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How to Influence Your Manager: Passive Versus Proactive Followership

Traditionally, leadership theory and practice has favored the leader in discussions of how leadership can advance organizational effectiveness. As a result, experts often portray followers as employees who concede to a leader’s direction and are passive recipients of orders and guidance.  But few have explored how followers can act as proactive partners in the leadership process.

Followers are essential to any organization. Without followers there are no leaders and without proactively engaged followers there is little room for company growth. Proactive followers are not ‘yes people’. They support their leaders by questioning their assumptions and offering competing views on how to overcome important challenges. In the current climate, a lack of proactive followership may lead to company-wide failure. There is however, a fine line between constructive and destructive behavior.

Excluding situations where a boss continues to make decisions to the detriment of the organization and its people, it’s important to balance the line between a passive and proactive follower.  A passive follower is one which is strictly obedient and refrains from questioning their leader’s decisions or ideas even if they disagree. Conversely, a proactive follower is one that contributes to decisions which affect the group and displays independent thinking. As such, this style of followership is more of a partnership.

So, if you are given the opportunity to actively influence your leader, how do you do so constructively?

Offer Your Expertise, Not Your Inexperience

One objective in the partnership is for the proactive follower to provide advice which has not been considered by the leader. But evaluate the worth of your advice before you give it– where does this come from? Can you support your advice with experience? Have you thought about the potential implications? By holding back on weakly grounded ideas, or by exaggerating their worth, you could be hindering the decision process. Play devil’s advocate. Ask yourself whether the information is significant to the manager’s decision, and whether the decision is based on solid evidence or facts. If not then it may be advisable to keep quiet and let another colleague have the opportunity to voice their experience in this situation.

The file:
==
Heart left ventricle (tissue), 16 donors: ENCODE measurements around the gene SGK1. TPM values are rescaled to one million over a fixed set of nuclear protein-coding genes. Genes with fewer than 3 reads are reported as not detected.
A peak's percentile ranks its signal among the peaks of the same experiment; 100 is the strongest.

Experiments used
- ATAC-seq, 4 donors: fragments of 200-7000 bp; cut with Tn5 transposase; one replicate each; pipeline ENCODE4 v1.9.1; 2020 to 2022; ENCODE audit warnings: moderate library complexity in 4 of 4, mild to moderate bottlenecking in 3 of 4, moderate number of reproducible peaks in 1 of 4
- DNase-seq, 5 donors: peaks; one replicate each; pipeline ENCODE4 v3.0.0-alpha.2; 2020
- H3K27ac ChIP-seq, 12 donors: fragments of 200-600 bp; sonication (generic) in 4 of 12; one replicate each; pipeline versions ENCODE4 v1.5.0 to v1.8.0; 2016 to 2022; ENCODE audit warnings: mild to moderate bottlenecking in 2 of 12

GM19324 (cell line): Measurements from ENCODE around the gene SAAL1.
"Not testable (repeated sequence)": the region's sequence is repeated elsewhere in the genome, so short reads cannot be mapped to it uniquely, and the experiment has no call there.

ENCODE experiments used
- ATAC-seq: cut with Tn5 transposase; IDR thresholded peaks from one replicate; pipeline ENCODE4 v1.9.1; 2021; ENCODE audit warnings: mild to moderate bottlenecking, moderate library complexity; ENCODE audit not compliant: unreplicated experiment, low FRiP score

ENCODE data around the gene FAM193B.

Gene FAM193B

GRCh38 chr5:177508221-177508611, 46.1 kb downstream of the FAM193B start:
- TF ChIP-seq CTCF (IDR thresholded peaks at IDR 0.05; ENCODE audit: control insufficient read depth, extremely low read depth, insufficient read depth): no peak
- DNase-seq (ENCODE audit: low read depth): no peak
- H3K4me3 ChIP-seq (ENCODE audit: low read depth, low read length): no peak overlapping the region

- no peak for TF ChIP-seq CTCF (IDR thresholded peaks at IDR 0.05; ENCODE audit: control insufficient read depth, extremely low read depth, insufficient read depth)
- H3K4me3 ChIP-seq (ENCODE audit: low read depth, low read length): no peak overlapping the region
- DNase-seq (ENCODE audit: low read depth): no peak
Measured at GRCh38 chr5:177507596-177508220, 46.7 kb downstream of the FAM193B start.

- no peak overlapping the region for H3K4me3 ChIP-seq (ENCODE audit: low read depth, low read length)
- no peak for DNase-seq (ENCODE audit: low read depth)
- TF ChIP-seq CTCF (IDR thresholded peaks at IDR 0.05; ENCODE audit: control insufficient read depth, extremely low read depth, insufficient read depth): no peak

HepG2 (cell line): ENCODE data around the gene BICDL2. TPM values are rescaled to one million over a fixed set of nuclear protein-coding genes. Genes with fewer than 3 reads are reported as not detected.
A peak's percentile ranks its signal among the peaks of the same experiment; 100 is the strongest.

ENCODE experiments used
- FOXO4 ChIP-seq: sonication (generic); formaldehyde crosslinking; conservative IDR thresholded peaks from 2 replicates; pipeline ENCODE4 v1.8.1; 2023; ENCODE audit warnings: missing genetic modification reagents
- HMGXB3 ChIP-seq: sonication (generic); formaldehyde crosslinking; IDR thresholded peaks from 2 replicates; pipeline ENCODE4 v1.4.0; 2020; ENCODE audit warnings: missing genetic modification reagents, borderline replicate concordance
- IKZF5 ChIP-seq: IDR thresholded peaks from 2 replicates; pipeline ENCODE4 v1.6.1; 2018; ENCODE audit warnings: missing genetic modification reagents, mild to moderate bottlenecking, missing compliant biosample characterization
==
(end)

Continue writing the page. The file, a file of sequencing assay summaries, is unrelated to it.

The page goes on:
A proactive follower is one that contributes to decisions which affect the group and displays independent thinking. As such, this style of followership is more of a partnership.

 Be a Trusted Contributor

Regardless of whether you are largely a passive or proactive follower, if there is no trust you cannot influence, and it is a key factor on the leader / follower partnership. A passive follower has to be trusted to do their job to the best of their ability and a proactive follower needs to give trustworthy advice.

If a proactive follower gives their advice in a manager relationship where there is no trust, the leader may see the guidance and involvement in decisions as a threat to their position. In this occasion it may be wiser to display passive behaviour. The more that the subordinate shows that they have earned the manager’s trust; it is more likely that the proactive followership will be well received.

Be Aware of your Manager’s Stress Levels

We have all been there, when a sudden deadline means you have to react swiftly. During these times your manager will be have a limited time to make a decision. Decision making delays such as challenging assumptions or even their logic can lengthen the process and this delay could actually be costlier than accepting the leader’s decision. Displaying proactive followership should only be done if the opinion or challenge will significantly improve the final decision. Otherwise the advice will be treated with contempt or manifest itself into distrust.*

 

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Copyright: huhulin / 123RF Stock Photo

*All content has been taken from the book, Followership: What Is It and Why Do People Follow? by Laurent M. Lapierre and Melissa K. Carsten from global academic publisher, Emerald Group Publishing. The book provides a collection of new insights on the increasingly popular topic of Followership and readers of Switch & Shift can access the chapter ‘Why and How Should Subordinates Follow Their Managers?’ by Laurent M. Lapierre at www.emeraldinsight.com/tk/Follow

 

 

Laurent Lapierre

Dr. Lapierre's educational background is in industrial-organizational psychology and business administration. His research focuses mainly on two topics: Work-family conflict and leadership. Work-family conflict refers to the incompatibility between one's work and family obligations, which is related to a host of problems, such as poor employee health, dissatisfaction at work and at home, poor job performance, as well as increased absenteeism and turnover. In his work on leadership, Dr. Lapierre has been giving particular attention to the influence that followership can have on leadership. Leadership is fundamental to organizational success. Yet, one cannot be a true leader without having at least one follower, implying that followership is also critical for organizational success. Dr. Lapierre is also a passionate and committed teacher. The University of Ottawa awarded him an Excellence in Education Prize for demonstrating outstanding teaching while maintaining a solid program of research.

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